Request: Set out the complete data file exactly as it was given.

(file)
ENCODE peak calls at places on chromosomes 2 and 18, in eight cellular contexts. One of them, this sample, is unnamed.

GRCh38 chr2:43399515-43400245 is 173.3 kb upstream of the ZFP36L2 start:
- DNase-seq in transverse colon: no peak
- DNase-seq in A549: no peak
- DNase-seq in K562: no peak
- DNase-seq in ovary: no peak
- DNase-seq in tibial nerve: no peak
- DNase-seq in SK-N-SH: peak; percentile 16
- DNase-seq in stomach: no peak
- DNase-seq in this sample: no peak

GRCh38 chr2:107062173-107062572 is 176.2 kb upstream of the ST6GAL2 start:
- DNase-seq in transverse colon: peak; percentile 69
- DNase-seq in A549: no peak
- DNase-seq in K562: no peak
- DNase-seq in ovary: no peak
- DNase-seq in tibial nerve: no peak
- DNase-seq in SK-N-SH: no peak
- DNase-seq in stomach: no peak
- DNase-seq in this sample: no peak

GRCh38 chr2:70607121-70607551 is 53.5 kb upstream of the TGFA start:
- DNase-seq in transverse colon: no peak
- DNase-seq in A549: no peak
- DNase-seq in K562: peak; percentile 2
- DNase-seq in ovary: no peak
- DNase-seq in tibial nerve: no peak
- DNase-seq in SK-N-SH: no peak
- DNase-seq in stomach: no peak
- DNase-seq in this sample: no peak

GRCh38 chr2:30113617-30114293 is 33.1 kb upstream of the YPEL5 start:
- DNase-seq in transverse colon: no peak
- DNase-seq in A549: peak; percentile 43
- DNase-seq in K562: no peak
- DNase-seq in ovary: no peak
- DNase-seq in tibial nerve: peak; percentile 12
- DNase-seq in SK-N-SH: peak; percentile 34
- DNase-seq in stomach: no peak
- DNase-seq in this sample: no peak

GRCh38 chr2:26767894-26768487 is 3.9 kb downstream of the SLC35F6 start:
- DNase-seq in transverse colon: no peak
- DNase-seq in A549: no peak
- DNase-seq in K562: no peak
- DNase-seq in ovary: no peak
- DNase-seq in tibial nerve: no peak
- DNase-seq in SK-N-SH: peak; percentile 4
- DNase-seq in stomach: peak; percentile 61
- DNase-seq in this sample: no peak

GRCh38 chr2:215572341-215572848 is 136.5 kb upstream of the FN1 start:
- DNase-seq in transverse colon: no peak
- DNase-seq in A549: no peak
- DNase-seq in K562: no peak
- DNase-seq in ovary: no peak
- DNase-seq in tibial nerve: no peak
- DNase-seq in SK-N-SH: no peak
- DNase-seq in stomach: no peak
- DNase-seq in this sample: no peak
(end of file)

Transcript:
ENCODE peak calls at places on chromosomes 2 and 18, in eight cellular contexts. One of them, this sample, is unnamed.

GRCh38 chr2:43399515-43400245 is 173.3 kb upstream of the ZFP36L2 start:
- DNase-seq in transverse colon: no peak
- DNase-seq in A549: no peak
- DNase-seq in K562: no peak
- DNase-seq in ovary: no peak
- DNase-seq in tibial nerve: no peak
- DNase-seq in SK-N-SH: peak; percentile 16
- DNase-seq in stomach: no peak
- DNase-seq in this sample: no peak

GRCh38 chr2:107062173-107062572 is 176.2 kb upstream of the ST6GAL2 start:
- DNase-seq in transverse colon: peak; percentile 69
- DNase-seq in A549: no peak
- DNase-seq in K562: no peak
- DNase-seq in ovary: no peak
- DNase-seq in tibial nerve: no peak
- DNase-seq in SK-N-SH: no peak
- DNase-seq in stomach: no peak
- DNase-seq in this sample: no peak

GRCh38 chr2:70607121-70607551 is 53.5 kb upstream of the TGFA start:
- DNase-seq in transverse colon: no peak
- DNase-seq in A549: no peak
- DNase-seq in K562: peak; percentile 2
- DNase-seq in ovary: no peak
- DNase-seq in tibial nerve: no peak
- DNase-seq in SK-N-SH: no peak
- DNase-seq in stomach: no peak
- DNase-seq in this sample: no peak

GRCh38 chr2:30113617-30114293 is 33.1 kb upstream of the YPEL5 start:
- DNase-seq in transverse colon: no peak
- DNase-seq in A549: peak; percentile 43
- DNase-seq in K562: no peak
- DNase-seq in ovary: no peak
- DNase-seq in tibial nerve: peak; percentile 12
- DNase-seq in SK-N-SH: peak; percentile 34
- DNase-seq in stomach: no peak
- DNase-seq in this sample: no peak

GRCh38 chr2:26767894-26768487 is 3.9 kb downstream of the SLC35F6 start:
- DNase-seq in transverse colon: no peak
- DNase-seq in A549: no peak
- DNase-seq in K562: no peak
- DNase-seq in ovary: no peak
- DNase-seq in tibial nerve: no peak
- DNase-seq in SK-N-SH: peak; percentile 4
- DNase-seq in stomach: peak; percentile 61
- DNase-seq in this sample: no peak

GRCh38 chr2:215572341-215572848 is 136.5 kb upstream of the FN1 start:
- DNase-seq in transverse colon: no peak
- DNase-seq in A549: no peak
- DNase-seq in K562: no peak
- DNase-seq in ovary: no peak
- DNase-seq in tibial nerve: no peak
- DNase-seq in SK-N-SH: no peak
- DNase-seq in stomach: no peak
- DNase-seq in this sample: no peak